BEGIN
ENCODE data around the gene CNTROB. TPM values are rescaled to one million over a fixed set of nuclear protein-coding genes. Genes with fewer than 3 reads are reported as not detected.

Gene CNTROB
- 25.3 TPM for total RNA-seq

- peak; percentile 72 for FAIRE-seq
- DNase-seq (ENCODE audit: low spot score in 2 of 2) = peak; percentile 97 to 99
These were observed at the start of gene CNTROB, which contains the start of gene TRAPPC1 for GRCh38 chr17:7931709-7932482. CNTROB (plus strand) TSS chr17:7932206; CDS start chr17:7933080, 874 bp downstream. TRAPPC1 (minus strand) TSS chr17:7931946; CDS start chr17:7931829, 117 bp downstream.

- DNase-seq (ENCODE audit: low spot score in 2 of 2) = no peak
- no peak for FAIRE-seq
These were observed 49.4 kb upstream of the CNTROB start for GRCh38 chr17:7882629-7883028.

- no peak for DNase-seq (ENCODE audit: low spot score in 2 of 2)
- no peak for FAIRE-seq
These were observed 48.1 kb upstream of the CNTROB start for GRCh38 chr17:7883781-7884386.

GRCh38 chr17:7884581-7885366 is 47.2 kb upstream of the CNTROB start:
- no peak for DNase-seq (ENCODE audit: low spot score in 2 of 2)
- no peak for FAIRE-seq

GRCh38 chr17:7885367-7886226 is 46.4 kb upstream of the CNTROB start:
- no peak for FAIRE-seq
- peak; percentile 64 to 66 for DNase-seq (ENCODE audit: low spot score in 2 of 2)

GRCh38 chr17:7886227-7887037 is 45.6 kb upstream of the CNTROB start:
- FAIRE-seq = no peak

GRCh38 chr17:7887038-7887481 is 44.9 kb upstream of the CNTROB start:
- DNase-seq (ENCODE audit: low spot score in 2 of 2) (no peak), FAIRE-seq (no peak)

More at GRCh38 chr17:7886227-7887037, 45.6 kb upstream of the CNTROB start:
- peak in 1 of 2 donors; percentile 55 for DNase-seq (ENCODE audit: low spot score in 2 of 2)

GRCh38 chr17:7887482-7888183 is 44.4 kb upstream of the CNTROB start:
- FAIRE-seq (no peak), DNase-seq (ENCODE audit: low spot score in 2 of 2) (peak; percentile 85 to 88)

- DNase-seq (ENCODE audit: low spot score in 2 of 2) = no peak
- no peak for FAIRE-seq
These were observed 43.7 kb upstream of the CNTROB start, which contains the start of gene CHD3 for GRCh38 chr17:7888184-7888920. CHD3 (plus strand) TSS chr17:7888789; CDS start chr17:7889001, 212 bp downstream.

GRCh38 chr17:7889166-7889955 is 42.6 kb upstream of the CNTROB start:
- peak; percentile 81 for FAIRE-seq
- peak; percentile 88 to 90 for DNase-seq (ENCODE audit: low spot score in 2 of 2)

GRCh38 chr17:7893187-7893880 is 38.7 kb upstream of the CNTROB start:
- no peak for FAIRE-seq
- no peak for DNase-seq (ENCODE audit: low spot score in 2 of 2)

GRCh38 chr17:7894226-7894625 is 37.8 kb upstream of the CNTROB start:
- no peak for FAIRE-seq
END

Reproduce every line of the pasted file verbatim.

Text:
ENCODE data around the gene CNTROB. TPM values are rescaled to one million over a fixed set of nuclear protein-coding genes. Genes with fewer than 3 reads are reported as not detected.

Gene CNTROB
- 25.3 TPM for total RNA-seq

- peak; percentile 72 for FAIRE-seq
- DNase-seq (ENCODE audit: low spot score in 2 of 2) = peak; percentile 97 to 99
These were observed at the start of gene CNTROB, which contains the start of gene TRAPPC1 for GRCh38 chr17:7931709-7932482. CNTROB (plus strand) TSS chr17:7932206; CDS start chr17:7933080, 874 bp downstream. TRAPPC1 (minus strand) TSS chr17:7931946; CDS start chr17:7931829, 117 bp downstream.

- DNase-seq (ENCODE audit: low spot score in 2 of 2) = no peak
- no peak for FAIRE-seq
These were observed 49.4 kb upstream of the CNTROB start for GRCh38 chr17:7882629-7883028.

- no peak for DNase-seq (ENCODE audit: low spot score in 2 of 2)
- no peak for FAIRE-seq
These were observed 48.1 kb upstream of the CNTROB start for GRCh38 chr17:7883781-7884386.

GRCh38 chr17:7884581-7885366 is 47.2 kb upstream of the CNTROB start:
- no peak for DNase-seq (ENCODE audit: low spot score in 2 of 2)
- no peak for FAIRE-seq

GRCh38 chr17:7885367-7886226 is 46.4 kb upstream of the CNTROB start:
- no peak for FAIRE-seq
- peak; percentile 64 to 66 for DNase-seq (ENCODE audit: low spot score in 2 of 2)

GRCh38 chr17:7886227-7887037 is 45.6 kb upstream of the CNTROB start:
- FAIRE-seq = no peak

GRCh38 chr17:7887038-7887481 is 44.9 kb upstream of the CNTROB start:
- DNase-seq (ENCODE audit: low spot score in 2 of 2) (no peak), FAIRE-seq (no peak)

More at GRCh38 chr17:7886227-7887037, 45.6 kb upstream of the CNTROB start:
- peak in 1 of 2 donors; percentile 55 for DNase-seq (ENCODE audit: low spot score in 2 of 2)

GRCh38 chr17:7887482-7888183 is 44.4 kb upstream of the CNTROB start:
- FAIRE-seq (no peak), DNase-seq (ENCODE audit: low spot score in 2 of 2) (peak; percentile 85 to 88)

- DNase-seq (ENCODE audit: low spot score in 2 of 2) = no peak
- no peak for FAIRE-seq
These were observed 43.7 kb upstream of the CNTROB start, which contains the start of gene CHD3 for GRCh38 chr17:7888184-7888920. CHD3 (plus strand) TSS chr17:7888789; CDS start chr17:7889001, 212 bp downstream.

GRCh38 chr17:7889166-7889955 is 42.6 kb upstream of the CNTROB start:
- peak; percentile 81 for FAIRE-seq
- peak; percentile 88 to 90 for DNase-seq (ENCODE audit: low spot score in 2 of 2)

GRCh38 chr17:7893187-7893880 is 38.7 kb upstream of the CNTROB start:
- no peak for FAIRE-seq
- no peak for DNase-seq (ENCODE audit: low spot score in 2 of 2)

GRCh38 chr17:7894226-7894625 is 37.8 kb upstream of the CNTROB start:
- no peak for FAIRE-seq